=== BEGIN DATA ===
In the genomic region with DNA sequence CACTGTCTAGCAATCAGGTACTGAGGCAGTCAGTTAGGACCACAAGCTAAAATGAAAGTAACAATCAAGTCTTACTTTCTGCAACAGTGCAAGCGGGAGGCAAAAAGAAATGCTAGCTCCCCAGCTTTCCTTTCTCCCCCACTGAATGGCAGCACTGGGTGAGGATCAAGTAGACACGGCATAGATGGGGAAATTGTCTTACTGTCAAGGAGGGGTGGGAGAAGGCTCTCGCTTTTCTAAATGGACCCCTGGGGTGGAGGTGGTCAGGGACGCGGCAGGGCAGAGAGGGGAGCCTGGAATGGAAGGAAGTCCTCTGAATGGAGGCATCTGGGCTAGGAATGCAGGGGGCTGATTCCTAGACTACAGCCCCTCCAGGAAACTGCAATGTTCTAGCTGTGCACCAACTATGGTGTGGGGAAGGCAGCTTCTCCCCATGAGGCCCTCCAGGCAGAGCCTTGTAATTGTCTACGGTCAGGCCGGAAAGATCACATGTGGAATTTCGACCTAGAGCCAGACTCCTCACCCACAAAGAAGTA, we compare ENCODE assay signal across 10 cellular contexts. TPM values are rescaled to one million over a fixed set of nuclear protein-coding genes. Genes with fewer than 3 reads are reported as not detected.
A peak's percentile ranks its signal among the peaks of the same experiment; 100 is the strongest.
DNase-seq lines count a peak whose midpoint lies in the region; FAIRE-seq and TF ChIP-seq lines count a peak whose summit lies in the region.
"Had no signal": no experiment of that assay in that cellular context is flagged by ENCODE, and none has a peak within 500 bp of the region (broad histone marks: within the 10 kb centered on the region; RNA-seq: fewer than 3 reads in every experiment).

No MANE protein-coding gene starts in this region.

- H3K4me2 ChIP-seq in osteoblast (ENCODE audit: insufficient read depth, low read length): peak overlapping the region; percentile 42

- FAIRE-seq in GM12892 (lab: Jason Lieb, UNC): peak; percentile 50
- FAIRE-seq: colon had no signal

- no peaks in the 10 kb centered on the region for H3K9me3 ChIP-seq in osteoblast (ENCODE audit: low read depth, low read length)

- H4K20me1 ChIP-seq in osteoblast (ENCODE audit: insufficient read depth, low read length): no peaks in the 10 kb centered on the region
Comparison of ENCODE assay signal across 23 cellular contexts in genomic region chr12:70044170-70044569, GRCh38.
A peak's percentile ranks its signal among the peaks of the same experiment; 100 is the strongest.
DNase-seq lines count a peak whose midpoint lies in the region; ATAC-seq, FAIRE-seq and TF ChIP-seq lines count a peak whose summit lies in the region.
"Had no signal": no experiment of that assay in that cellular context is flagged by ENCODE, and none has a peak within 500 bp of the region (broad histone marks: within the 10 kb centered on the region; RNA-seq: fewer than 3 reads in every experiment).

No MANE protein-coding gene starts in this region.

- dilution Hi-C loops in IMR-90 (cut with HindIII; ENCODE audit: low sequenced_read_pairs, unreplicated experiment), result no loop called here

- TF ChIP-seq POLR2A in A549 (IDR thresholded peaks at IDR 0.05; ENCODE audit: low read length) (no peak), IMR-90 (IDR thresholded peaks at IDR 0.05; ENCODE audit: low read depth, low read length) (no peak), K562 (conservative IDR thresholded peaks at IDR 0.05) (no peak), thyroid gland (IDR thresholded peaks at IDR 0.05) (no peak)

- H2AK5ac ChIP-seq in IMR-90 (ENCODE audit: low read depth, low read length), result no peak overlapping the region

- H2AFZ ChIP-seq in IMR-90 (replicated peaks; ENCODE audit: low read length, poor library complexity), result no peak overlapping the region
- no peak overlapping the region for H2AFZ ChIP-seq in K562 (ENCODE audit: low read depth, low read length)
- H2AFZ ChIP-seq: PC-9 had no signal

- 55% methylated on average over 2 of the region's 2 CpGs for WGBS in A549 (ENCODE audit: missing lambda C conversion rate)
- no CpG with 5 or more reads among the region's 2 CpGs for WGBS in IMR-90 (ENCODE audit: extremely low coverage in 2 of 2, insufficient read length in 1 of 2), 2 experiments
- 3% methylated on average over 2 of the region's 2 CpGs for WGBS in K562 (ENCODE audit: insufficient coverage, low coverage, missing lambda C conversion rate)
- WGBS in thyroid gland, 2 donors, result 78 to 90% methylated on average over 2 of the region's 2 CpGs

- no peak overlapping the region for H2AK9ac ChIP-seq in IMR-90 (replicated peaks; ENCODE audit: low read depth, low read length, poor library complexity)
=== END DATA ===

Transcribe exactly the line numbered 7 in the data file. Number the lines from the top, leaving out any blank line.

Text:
- FAIRE-seq in GM12892 (lab: Jason Lieb, UNC): peak; percentile 50